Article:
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Non-SFG Natchez Crape Myrtle Question

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Non-SFG Natchez Crape Myrtle Question

Post  asilcox on 4/21/2012, 2:31 pm

Hi everyone!

A friend of mine gave me three "volunteer" Natchez Crape Myrtle Trees from her established garden. A week ago today I dug them out of her clay-ammended-with-humus soil and planted them in my heavy clay soil (with two types of compost leftover from MM mixed into the soil). I mulched around them with bark mulch. They were on the North side of her house. I planted them in full sun.

I watered heavily when I planted on Saturday and then again on Wednesday. On Wednesday, most of the leaves on the smallest tree and about 20% of the leaves on the largest tree had turned brown with a crumbly/crispy texture. There has been no rain.

Is that transplant shock? Do I need to water more frequently? Will they recover from this?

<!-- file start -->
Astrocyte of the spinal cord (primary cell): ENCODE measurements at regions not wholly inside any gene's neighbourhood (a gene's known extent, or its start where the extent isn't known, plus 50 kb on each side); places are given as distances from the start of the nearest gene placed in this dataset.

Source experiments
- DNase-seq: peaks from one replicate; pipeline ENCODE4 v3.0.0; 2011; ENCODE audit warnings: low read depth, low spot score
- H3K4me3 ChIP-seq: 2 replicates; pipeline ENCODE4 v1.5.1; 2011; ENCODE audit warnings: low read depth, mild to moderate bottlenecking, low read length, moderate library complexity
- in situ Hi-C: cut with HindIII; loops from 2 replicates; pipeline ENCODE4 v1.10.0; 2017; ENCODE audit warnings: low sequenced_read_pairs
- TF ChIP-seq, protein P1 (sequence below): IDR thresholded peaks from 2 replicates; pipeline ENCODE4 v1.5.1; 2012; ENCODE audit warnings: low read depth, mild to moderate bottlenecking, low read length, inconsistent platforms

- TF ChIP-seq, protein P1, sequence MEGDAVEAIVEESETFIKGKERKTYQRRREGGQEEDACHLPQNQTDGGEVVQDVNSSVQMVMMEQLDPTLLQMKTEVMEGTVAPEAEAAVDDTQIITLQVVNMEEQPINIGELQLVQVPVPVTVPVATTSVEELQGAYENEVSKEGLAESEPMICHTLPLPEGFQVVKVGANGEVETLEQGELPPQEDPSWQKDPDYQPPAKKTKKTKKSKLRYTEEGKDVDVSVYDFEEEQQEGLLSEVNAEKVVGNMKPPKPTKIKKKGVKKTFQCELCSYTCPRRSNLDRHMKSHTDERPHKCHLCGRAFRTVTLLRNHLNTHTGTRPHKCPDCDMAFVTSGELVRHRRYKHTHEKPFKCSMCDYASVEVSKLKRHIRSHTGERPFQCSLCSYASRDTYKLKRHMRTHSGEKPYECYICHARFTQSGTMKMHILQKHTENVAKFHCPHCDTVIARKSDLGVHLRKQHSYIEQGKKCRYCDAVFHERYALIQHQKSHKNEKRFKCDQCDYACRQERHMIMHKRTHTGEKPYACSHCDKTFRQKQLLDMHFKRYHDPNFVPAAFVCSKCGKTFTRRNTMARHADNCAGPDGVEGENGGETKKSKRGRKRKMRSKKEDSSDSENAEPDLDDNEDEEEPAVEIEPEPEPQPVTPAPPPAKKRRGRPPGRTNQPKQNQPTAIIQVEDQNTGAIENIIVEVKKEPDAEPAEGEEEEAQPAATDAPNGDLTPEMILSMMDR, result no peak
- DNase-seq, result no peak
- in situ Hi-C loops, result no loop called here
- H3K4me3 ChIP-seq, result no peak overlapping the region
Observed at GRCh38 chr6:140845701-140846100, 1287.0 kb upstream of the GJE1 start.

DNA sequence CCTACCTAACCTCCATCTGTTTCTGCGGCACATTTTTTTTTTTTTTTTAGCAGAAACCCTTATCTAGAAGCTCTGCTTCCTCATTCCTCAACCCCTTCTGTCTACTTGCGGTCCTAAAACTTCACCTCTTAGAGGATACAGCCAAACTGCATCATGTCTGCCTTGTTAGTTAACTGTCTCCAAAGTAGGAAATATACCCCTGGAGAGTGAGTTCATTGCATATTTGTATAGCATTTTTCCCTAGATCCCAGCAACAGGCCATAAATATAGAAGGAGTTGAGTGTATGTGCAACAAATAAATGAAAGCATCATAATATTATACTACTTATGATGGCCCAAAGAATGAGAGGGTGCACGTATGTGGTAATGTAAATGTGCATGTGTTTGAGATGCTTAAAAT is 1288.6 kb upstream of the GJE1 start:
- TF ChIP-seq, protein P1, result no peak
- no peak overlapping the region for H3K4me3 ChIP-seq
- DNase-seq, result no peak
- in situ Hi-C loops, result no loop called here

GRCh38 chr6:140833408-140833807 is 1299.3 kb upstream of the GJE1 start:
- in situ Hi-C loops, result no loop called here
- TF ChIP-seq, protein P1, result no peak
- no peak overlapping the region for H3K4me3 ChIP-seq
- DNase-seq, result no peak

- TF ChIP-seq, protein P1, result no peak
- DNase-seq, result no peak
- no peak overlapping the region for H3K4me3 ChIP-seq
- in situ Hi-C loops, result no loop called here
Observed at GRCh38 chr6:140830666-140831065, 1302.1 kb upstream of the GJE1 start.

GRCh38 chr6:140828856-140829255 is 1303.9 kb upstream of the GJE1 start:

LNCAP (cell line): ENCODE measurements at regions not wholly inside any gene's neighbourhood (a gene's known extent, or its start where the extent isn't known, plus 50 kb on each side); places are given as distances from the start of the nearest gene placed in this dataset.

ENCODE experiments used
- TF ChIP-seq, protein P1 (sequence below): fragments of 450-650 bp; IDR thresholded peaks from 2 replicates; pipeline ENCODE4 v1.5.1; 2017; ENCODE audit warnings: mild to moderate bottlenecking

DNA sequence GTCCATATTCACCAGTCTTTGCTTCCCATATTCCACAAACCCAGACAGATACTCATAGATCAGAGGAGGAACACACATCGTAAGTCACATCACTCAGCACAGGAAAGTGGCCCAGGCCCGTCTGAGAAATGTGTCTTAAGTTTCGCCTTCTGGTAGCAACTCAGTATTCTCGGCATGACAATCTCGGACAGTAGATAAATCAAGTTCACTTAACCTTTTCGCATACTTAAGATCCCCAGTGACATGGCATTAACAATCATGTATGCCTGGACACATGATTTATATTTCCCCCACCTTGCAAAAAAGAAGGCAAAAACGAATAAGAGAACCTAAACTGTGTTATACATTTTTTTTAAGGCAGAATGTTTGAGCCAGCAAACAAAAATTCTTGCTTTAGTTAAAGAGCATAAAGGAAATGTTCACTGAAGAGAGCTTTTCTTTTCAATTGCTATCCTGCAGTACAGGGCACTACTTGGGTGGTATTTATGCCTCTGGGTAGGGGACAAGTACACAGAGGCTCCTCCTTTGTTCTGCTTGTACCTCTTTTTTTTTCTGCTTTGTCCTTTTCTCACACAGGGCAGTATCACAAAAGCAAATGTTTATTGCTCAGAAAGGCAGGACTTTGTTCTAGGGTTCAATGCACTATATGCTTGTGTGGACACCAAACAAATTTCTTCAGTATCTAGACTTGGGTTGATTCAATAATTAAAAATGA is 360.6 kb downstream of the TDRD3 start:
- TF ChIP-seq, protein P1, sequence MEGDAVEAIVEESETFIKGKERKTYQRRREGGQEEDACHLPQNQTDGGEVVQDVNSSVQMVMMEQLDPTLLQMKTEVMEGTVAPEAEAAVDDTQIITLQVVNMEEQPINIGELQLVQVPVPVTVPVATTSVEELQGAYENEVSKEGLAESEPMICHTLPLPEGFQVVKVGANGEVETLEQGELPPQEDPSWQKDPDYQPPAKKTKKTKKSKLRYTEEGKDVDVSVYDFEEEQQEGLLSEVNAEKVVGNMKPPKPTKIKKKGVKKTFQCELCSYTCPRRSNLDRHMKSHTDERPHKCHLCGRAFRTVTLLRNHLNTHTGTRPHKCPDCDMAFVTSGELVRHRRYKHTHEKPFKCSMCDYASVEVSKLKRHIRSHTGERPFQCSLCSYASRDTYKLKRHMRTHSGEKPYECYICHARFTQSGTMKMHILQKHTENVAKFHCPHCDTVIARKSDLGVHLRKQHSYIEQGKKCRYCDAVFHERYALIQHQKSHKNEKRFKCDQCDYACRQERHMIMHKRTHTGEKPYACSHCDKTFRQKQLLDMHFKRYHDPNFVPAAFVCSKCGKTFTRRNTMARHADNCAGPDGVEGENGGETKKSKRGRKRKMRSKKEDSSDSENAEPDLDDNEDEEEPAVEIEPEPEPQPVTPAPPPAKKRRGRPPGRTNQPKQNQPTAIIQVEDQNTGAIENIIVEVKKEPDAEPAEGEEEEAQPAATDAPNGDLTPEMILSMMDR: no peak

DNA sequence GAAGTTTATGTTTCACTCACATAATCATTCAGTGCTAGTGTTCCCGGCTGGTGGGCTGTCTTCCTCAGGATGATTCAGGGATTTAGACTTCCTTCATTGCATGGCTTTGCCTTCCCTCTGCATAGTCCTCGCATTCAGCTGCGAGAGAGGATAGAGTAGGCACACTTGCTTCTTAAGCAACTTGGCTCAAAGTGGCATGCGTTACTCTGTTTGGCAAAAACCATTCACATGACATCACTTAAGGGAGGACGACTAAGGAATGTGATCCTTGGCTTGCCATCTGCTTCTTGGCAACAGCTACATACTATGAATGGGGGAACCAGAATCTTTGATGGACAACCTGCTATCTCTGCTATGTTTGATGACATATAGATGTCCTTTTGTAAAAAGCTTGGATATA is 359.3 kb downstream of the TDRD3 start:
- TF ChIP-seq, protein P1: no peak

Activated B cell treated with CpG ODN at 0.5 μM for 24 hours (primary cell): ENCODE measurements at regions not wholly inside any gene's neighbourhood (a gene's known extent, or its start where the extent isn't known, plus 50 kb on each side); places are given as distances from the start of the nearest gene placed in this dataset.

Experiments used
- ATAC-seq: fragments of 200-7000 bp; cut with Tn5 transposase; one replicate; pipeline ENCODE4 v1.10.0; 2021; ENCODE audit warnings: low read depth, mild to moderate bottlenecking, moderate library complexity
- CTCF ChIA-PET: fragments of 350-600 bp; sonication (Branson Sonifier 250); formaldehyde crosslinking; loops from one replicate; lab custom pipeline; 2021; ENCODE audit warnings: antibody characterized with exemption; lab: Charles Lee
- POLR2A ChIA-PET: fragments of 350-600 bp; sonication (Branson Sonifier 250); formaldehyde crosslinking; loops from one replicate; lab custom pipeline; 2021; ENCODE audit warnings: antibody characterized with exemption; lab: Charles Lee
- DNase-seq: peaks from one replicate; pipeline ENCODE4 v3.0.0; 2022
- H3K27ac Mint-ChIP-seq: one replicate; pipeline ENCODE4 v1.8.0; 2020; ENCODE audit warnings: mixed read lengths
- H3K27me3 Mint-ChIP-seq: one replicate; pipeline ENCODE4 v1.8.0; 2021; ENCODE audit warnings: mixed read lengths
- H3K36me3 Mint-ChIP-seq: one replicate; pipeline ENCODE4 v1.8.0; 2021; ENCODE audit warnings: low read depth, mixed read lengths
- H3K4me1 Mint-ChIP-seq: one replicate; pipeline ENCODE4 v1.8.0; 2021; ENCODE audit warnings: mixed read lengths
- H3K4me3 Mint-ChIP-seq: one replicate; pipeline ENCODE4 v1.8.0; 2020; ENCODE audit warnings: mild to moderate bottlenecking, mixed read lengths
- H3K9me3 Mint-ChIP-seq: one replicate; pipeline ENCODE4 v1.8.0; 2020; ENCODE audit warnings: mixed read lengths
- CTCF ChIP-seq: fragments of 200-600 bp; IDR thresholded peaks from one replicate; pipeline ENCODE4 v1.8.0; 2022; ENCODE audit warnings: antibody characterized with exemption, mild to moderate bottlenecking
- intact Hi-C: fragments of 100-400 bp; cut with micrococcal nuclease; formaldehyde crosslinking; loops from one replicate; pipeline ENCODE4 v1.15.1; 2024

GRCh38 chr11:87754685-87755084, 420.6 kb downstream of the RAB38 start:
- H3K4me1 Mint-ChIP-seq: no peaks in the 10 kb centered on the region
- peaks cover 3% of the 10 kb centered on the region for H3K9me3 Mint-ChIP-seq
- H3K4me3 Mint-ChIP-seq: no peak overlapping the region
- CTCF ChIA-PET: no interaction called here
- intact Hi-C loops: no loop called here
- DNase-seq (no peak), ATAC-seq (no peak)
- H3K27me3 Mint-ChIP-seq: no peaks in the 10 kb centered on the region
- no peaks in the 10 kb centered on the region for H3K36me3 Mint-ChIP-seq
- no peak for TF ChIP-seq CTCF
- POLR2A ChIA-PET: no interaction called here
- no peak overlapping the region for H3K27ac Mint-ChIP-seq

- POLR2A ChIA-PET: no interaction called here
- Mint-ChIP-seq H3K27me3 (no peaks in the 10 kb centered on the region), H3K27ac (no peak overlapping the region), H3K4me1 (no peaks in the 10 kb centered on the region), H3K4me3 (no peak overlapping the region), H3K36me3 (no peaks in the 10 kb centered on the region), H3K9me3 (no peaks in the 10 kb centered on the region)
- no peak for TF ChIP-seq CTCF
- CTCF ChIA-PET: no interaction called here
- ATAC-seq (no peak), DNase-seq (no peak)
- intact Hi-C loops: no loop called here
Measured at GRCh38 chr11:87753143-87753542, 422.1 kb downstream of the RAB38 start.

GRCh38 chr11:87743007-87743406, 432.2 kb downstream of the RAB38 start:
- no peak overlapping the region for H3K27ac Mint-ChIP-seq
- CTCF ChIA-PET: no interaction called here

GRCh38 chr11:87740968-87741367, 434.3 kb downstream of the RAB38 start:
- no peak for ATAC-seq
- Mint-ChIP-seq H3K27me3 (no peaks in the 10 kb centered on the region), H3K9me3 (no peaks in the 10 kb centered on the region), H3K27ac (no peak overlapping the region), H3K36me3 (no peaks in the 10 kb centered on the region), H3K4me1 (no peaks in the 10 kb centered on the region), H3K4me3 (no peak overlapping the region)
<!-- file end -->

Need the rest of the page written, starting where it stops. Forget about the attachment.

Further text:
Thanks!

~Amanda
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Re: Non-SFG Natchez Crape Myrtle Question

Post  givvmistamps on 4/21/2012, 4:34 pm

Has it been hot there? They're probably stressed from the move, and this isn't the correct season for transplanting them. See this article:
www.fast-growing-trees.com/Instructions/CrapeMyrtleInst.htm
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So likely transplant shock...

Post  asilcox on 4/21/2012, 6:57 pm

Michelle,

Thanks for the quick reply! The trees were free, so timing was not my choice...I read the article - thank you. It sounds like the unusually high spring heat last week combined with the transplant shock. I will water more frequently (until we actually get some rain) and hope for the best.